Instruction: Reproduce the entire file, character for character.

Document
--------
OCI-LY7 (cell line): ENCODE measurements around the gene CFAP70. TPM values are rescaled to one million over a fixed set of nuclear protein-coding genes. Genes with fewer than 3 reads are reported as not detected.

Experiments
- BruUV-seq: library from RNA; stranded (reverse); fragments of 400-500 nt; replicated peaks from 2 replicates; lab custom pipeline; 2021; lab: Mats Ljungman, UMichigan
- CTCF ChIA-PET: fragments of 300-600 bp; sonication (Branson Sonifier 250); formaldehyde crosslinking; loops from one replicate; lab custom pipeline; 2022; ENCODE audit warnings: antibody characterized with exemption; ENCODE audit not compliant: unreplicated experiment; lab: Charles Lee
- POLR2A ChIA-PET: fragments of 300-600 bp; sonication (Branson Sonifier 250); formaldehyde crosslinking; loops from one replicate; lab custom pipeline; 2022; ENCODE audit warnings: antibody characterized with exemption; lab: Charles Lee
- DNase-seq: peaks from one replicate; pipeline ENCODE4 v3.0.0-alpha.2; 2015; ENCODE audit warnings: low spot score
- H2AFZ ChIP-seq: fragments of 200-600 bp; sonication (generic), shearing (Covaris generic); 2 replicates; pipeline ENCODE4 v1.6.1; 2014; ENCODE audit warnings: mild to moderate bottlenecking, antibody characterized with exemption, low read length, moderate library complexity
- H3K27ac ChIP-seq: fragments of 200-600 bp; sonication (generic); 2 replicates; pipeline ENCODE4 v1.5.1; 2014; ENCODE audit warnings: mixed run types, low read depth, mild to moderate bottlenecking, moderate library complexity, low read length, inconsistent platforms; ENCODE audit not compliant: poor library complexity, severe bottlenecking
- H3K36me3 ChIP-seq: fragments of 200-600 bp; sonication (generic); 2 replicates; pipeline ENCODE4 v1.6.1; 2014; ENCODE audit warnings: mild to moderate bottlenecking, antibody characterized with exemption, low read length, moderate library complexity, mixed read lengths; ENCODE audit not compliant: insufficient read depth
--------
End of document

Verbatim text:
OCI-LY7 (cell line): ENCODE measurements around the gene CFAP70. TPM values are rescaled to one million over a fixed set of nuclear protein-coding genes. Genes with fewer than 3 reads are reported as not detected.

Experiments
- BruUV-seq: library from RNA; stranded (reverse); fragments of 400-500 nt; replicated peaks from 2 replicates; lab custom pipeline; 2021; lab: Mats Ljungman, UMichigan
- CTCF ChIA-PET: fragments of 300-600 bp; sonication (Branson Sonifier 250); formaldehyde crosslinking; loops from one replicate; lab custom pipeline; 2022; ENCODE audit warnings: antibody characterized with exemption; ENCODE audit not compliant: unreplicated experiment; lab: Charles Lee
- POLR2A ChIA-PET: fragments of 300-600 bp; sonication (Branson Sonifier 250); formaldehyde crosslinking; loops from one replicate; lab custom pipeline; 2022; ENCODE audit warnings: antibody characterized with exemption; lab: Charles Lee
- DNase-seq: peaks from one replicate; pipeline ENCODE4 v3.0.0-alpha.2; 2015; ENCODE audit warnings: low spot score
- H2AFZ ChIP-seq: fragments of 200-600 bp; sonication (generic), shearing (Covaris generic); 2 replicates; pipeline ENCODE4 v1.6.1; 2014; ENCODE audit warnings: mild to moderate bottlenecking, antibody characterized with exemption, low read length, moderate library complexity
- H3K27ac ChIP-seq: fragments of 200-600 bp; sonication (generic); 2 replicates; pipeline ENCODE4 v1.5.1; 2014; ENCODE audit warnings: mixed run types, low read depth, mild to moderate bottlenecking, moderate library complexity, low read length, inconsistent platforms; ENCODE audit not compliant: poor library complexity, severe bottlenecking
- H3K36me3 ChIP-seq: fragments of 200-600 bp; sonication (generic); 2 replicates; pipeline ENCODE4 v1.6.1; 2014; ENCODE audit warnings: mild to moderate bottlenecking, antibody characterized with exemption, low read length, moderate library complexity, mixed read lengths; ENCODE audit not compliant: insufficient read depth